Published Date: 02/03/2014
By George Ports
A small group of warehouse technicians at an Amazon distribution center in Middletown, Delaware voted in a recent union election against forming a union. The employees voted 21-6 against joining the International Association of Machinists and Aerospace Workers (IAM).
The National Labor Relations Board (NLRB) ordered the election after IAM filed a petition on December 8, 2013 on behalf of the warehouse’s 30 technicians. This election is just another example of the NLRB allowing extremely small units to be designated for union election purposes. The technicians were carved out of approximately 1,500 employees at the distribution center.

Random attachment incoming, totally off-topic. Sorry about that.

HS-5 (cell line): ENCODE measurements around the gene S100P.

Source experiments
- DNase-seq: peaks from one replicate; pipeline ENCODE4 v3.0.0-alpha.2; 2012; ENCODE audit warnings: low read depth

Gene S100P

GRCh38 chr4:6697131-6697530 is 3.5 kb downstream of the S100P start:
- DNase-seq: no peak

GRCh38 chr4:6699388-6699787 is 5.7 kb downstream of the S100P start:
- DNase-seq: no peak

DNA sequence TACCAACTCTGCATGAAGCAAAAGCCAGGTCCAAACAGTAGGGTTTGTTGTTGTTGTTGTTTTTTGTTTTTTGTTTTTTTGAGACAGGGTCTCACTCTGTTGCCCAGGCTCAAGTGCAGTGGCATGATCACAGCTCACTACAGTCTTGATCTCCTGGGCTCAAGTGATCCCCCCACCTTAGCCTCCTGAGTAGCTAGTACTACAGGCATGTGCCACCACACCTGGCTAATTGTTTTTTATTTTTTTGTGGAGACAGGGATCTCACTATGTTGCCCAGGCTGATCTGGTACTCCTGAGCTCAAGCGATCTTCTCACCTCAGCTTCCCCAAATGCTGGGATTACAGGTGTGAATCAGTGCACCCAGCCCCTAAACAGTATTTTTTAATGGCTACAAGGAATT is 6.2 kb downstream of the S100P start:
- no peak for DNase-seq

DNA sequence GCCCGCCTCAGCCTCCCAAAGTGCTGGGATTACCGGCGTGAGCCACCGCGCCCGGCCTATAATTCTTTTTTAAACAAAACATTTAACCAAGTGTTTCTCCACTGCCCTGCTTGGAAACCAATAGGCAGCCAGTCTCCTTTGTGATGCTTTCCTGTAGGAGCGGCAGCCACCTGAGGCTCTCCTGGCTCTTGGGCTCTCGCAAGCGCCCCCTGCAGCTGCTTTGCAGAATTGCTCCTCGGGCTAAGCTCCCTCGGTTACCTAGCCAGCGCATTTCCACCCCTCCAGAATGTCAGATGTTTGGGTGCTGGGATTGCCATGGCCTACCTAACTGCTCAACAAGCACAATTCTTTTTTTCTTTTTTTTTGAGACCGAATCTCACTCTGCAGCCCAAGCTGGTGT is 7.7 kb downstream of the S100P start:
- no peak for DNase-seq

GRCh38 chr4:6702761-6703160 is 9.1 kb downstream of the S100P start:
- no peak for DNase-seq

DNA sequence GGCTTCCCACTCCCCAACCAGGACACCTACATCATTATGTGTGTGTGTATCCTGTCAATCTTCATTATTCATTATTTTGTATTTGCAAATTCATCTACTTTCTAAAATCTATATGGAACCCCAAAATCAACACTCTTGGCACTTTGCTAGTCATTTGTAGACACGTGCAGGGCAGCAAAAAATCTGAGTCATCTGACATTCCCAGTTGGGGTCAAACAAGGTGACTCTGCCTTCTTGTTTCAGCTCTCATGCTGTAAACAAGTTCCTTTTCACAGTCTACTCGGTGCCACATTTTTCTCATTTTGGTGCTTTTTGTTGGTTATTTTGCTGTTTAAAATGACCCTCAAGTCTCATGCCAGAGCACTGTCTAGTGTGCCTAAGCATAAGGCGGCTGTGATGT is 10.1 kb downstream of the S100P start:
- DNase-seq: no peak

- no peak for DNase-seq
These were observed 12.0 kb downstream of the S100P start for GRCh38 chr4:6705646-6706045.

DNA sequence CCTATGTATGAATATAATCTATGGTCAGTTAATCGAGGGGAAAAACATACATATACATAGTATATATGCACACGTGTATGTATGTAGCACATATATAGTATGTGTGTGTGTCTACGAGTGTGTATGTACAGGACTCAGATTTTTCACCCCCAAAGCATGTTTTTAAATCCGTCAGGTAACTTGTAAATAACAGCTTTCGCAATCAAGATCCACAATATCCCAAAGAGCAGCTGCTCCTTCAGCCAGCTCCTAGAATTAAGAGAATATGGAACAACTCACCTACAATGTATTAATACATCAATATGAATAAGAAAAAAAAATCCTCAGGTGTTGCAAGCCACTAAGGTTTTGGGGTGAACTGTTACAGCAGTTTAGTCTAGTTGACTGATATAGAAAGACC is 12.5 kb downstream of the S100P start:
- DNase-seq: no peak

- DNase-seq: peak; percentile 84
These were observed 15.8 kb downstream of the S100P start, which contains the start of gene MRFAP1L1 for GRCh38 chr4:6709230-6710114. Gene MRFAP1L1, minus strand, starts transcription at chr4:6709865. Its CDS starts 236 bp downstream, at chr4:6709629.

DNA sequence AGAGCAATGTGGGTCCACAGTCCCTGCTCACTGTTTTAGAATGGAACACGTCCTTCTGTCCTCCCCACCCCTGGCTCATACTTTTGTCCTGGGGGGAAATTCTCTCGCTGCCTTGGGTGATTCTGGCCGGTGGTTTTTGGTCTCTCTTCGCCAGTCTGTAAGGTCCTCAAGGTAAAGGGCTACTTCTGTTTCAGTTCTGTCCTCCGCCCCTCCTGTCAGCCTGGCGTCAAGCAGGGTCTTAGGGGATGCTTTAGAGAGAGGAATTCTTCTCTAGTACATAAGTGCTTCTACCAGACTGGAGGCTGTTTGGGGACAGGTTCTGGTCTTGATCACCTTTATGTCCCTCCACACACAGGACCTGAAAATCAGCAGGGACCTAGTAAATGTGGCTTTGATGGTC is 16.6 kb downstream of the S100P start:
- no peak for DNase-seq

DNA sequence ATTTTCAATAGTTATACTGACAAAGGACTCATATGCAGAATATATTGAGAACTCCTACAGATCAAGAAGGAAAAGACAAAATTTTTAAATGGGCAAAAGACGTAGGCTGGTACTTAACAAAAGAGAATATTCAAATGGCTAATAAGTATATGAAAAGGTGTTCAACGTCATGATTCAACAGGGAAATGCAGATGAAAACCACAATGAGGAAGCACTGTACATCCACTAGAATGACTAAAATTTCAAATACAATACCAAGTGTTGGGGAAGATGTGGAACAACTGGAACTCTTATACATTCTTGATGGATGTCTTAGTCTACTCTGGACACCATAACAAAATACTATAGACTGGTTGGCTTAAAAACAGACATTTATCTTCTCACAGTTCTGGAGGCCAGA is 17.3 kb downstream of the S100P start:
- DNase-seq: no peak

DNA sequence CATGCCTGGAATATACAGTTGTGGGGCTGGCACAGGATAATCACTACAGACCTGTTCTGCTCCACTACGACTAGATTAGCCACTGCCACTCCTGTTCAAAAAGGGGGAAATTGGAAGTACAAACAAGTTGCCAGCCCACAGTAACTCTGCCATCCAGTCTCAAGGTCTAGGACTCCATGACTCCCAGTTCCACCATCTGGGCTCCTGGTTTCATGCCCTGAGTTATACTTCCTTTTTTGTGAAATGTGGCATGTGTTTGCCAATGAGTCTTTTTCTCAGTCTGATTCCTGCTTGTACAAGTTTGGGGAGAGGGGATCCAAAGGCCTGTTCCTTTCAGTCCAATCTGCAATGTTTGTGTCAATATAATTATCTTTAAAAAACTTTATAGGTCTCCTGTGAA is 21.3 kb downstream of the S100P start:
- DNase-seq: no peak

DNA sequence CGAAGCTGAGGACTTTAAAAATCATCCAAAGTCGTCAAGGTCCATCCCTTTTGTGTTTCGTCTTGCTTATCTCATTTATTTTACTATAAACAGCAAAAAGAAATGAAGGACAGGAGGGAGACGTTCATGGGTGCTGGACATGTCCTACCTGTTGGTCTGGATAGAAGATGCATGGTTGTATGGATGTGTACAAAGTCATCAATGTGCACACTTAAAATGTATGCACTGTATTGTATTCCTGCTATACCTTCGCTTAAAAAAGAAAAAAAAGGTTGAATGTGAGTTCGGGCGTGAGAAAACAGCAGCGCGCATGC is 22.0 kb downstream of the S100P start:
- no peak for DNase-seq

One of the most significant elections regarding the “micro-unit issue” was the Specialty Healthcare election in which the NLRB overruled 20 years of practice on how it determines appropriate units based upon a “common community of interest” (similar wages, benefits, job functions and working conditions). The employer lost the election and appealed to the US Sixth Circuit Court of Appeals (Kentucky, Michigan, Ohio and Tennessee). The court upheld the NRLB’s decision and the election. This election set the stage for organized labor’s ability to organize smaller units in an organization, units that could consist of only one department or possibly even one job classification.
For additional information on the Amazon election, go to http://j.mp/am-u.